Dozens of police officers took to the streets of Port-au-Prince Monday to demand the government pay them the money it owes them. The group, who fanned out on motorbikes, pickup trucks, SUVs and on foot, were accompanied by some civilian supporters.
“We’re out in the street today because we still haven’t received what we asked for,” a policeman, dressed in uniform, wearing a black face mask and holding a rifle told VOA Creole. He said he is part of a group that calls itself “Fantom 509” and who represent those killed on the job. Fantom means ghost.
The officer said they are asking the government to put a credit of 25,000 Haitian dollars on their debit cards and pay them a 50,000 Haitian dollar base salary. Overall, they want better work conditions and a better salary.
The officer, who did not give his name, also accused the Office National d'Assurance-Vieillesse (ONA), a government agency that oversees retirement benefits for government employees, of corruption and favoritism.
“We know ONA doesn’t provide loans to poor people like us, they only know lawmakers (and their relatives) like Youri’s mother (Senator Latortue), senators and deputies,” he said.
“The living officers asked us to join them in the street today,” a man, dressed in black clothing, a black hat, dark sunglasses and a black face mask told VOA. Asked who exactly the ‘living officers’ are, the masked man said they are the officers who work out of the police stations, responding to 911 calls, direct traffic and perform other law enforcement duties.
While he was talking to reporters, VOA heard shots being fired on the street - one of which was so loud it caused the officer to flinch. He said they are prepared to continue protesting until their demands are met.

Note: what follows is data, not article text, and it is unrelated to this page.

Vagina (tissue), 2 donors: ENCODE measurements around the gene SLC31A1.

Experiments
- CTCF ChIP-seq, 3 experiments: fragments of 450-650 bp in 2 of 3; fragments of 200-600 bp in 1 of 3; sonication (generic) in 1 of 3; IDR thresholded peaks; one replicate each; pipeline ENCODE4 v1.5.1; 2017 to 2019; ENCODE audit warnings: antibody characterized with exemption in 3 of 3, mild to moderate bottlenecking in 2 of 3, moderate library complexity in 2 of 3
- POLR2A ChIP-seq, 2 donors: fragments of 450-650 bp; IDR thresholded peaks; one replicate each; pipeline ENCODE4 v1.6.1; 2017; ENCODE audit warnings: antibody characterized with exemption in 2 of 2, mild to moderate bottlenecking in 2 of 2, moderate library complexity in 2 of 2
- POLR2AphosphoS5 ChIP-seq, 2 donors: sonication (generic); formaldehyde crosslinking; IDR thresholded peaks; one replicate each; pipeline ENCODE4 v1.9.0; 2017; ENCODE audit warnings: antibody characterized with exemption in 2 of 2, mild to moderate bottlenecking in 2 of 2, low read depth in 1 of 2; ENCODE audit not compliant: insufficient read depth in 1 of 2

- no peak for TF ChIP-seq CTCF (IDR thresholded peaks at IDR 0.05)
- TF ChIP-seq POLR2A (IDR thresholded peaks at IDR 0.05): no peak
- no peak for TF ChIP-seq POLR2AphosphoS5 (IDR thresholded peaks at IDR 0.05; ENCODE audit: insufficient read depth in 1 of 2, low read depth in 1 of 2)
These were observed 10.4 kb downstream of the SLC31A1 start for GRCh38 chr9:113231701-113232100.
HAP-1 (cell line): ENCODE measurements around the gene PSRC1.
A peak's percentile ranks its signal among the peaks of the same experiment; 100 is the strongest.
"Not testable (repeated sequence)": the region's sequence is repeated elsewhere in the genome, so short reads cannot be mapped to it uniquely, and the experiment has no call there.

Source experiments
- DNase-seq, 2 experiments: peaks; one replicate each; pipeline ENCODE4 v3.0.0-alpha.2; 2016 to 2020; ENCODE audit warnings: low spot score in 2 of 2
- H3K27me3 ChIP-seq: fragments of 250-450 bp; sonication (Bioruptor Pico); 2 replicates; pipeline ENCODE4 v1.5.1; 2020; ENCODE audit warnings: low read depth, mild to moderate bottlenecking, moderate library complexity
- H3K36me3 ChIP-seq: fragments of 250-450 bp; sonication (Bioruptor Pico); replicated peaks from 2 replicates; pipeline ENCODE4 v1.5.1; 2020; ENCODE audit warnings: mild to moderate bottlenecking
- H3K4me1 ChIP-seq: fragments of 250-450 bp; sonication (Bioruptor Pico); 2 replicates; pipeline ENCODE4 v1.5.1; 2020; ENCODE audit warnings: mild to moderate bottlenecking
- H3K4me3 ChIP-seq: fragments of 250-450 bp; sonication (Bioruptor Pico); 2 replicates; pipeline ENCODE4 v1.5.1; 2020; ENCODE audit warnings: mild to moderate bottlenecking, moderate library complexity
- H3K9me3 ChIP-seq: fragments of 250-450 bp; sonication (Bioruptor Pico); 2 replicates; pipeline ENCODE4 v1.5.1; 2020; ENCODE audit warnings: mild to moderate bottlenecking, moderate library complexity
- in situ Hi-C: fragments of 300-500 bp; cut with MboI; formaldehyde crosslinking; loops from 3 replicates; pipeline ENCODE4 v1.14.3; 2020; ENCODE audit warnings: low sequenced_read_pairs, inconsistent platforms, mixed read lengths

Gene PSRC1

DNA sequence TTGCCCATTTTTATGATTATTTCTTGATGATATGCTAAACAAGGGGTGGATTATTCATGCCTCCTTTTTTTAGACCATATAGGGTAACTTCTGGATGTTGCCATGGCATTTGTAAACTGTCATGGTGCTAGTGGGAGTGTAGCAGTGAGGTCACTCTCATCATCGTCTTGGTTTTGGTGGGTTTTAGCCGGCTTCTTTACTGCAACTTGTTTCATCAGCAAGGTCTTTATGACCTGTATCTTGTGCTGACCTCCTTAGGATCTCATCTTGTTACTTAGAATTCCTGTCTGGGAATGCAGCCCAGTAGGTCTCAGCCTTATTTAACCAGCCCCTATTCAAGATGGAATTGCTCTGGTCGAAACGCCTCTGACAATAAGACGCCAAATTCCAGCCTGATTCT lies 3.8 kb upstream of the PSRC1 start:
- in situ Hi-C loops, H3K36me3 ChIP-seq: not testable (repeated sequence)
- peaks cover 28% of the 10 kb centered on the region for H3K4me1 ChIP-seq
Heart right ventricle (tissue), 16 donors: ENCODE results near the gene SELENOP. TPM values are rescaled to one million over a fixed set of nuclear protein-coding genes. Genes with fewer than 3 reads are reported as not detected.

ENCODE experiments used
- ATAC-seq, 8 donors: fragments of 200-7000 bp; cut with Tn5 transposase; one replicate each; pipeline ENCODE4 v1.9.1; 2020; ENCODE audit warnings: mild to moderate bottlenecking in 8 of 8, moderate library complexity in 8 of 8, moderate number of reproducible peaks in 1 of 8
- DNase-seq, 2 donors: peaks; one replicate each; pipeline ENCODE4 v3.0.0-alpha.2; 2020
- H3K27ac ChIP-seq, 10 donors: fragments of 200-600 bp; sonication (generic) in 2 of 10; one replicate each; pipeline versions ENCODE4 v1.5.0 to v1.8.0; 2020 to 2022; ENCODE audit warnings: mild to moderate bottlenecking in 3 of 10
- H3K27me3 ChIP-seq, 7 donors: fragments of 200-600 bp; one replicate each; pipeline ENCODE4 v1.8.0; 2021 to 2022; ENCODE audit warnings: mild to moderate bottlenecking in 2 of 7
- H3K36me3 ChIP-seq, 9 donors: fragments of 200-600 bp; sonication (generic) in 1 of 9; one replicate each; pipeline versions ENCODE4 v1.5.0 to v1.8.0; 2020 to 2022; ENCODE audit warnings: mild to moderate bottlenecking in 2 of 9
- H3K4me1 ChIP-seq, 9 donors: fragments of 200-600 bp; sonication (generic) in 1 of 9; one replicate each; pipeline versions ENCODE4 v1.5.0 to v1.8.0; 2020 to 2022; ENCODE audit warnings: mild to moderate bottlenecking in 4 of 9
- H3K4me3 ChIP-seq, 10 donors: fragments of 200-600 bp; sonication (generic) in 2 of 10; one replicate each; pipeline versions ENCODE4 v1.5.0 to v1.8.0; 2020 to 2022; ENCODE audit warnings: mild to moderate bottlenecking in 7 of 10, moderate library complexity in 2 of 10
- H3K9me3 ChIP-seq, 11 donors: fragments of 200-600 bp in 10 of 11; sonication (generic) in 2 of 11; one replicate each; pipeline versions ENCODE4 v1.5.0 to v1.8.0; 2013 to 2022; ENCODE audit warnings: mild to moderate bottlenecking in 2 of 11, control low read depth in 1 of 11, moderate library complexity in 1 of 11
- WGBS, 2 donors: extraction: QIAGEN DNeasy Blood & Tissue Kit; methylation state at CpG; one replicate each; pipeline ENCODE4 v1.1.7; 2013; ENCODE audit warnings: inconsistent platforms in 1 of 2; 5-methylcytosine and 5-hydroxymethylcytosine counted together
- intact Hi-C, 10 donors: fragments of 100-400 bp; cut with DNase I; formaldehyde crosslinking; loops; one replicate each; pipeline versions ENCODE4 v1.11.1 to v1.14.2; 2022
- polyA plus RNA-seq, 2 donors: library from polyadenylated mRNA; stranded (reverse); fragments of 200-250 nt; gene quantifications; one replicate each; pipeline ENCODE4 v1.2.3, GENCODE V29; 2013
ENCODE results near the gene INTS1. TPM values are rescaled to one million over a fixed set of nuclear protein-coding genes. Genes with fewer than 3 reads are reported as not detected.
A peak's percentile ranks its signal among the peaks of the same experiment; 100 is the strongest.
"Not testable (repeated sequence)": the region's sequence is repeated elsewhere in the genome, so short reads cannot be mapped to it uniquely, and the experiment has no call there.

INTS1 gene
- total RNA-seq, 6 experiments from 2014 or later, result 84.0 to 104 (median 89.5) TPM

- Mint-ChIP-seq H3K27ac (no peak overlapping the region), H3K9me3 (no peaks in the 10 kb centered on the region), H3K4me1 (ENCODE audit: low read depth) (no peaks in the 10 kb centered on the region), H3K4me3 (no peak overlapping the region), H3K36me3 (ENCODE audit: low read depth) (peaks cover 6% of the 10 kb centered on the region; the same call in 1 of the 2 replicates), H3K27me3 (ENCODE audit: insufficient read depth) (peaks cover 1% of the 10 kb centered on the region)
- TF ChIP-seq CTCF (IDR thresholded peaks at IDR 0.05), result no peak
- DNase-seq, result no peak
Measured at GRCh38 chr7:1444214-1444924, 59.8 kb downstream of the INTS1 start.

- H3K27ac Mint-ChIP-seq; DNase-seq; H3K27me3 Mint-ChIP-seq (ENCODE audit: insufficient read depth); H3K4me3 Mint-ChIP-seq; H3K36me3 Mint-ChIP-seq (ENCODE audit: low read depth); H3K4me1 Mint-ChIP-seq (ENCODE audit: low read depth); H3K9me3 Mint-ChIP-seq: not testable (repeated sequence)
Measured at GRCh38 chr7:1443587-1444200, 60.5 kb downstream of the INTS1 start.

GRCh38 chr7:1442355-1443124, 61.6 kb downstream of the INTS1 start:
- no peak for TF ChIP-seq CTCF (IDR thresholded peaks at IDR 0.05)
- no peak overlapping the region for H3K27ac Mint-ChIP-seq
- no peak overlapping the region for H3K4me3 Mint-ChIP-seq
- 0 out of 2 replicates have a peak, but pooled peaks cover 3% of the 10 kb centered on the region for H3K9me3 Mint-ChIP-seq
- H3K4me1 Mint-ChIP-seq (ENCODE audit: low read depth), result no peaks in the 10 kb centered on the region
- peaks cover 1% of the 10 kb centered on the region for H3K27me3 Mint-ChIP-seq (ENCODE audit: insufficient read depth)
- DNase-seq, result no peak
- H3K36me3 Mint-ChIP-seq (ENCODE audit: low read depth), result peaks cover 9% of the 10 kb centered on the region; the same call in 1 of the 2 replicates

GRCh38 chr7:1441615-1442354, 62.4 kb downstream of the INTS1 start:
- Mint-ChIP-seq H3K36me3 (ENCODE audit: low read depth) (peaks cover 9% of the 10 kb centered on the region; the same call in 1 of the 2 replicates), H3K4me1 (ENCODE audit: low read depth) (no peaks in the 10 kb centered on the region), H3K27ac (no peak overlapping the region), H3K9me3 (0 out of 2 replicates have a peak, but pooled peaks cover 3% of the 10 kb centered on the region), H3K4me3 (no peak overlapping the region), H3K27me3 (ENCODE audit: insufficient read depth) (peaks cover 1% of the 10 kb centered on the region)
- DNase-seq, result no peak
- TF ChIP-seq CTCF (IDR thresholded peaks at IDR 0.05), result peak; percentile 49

At one point, the protesters exchanged fire with a group of policemen who arrived on the scene in armed vehicles to disperse them. At least one person was injured, VOA Creole has learned.
But the attempt to disperse the protest was unsuccessful, and the group made its way to the Ministry of Economy and Finance where they rammed the gate with an SUV, then set fire to four vehicles.
During the protest, which lasted several hours, VOA saw some protesters wearing masks, but many others were not social distancing at a time when the coronavirus continues to spread in the country.
As of April 26, Haiti has a total of 74 confirmed COVID-19 cases, according to the Public Health Ministry. Seven people have recovered and six have died.
Shortly after the protest, Haitian President Jovenel Moise addressed the nation in a pre-planned speech about the government’s coronavirus response. During the address, Moise said he has instructed Prime Minister Joseph Jouthe to release back pay for the police officers who have not been paid. He made no mention of Monday’s police protest.